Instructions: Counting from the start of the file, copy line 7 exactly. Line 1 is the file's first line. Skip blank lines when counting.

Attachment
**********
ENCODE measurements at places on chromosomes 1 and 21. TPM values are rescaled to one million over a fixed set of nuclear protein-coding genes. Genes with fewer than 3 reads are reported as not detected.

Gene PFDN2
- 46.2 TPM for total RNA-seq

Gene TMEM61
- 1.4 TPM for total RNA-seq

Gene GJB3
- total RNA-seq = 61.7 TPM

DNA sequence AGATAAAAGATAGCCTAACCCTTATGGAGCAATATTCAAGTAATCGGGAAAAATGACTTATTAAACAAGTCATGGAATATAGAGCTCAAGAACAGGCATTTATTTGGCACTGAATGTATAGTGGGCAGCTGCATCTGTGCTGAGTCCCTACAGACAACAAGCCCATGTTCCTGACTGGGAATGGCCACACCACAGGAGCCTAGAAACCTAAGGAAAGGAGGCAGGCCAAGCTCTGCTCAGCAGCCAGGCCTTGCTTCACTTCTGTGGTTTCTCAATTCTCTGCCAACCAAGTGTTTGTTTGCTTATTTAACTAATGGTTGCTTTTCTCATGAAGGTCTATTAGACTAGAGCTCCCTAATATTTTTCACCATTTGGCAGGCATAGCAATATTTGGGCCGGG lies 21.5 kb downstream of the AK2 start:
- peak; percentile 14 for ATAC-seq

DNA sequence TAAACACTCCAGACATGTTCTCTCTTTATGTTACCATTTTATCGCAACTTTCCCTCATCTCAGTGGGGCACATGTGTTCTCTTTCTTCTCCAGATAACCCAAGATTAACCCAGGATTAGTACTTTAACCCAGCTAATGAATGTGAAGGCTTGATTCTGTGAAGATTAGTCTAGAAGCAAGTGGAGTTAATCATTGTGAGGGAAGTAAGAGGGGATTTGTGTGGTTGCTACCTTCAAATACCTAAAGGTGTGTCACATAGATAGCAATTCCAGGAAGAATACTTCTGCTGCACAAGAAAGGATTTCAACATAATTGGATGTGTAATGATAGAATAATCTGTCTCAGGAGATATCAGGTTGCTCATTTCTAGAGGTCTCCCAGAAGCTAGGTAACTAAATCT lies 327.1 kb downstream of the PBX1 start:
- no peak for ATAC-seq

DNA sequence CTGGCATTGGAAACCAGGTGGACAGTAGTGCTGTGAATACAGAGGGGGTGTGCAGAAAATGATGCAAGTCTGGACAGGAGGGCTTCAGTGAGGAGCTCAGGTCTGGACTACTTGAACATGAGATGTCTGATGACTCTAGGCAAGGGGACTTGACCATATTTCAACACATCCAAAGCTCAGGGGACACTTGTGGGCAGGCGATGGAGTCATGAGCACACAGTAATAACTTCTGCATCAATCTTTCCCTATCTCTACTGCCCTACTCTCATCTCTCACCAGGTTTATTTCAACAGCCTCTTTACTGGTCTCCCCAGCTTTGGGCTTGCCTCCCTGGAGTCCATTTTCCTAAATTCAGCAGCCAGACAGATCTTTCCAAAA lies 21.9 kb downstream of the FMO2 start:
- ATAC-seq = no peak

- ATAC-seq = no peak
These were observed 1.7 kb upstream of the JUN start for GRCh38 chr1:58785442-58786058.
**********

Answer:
- total RNA-seq = 61.7 TPM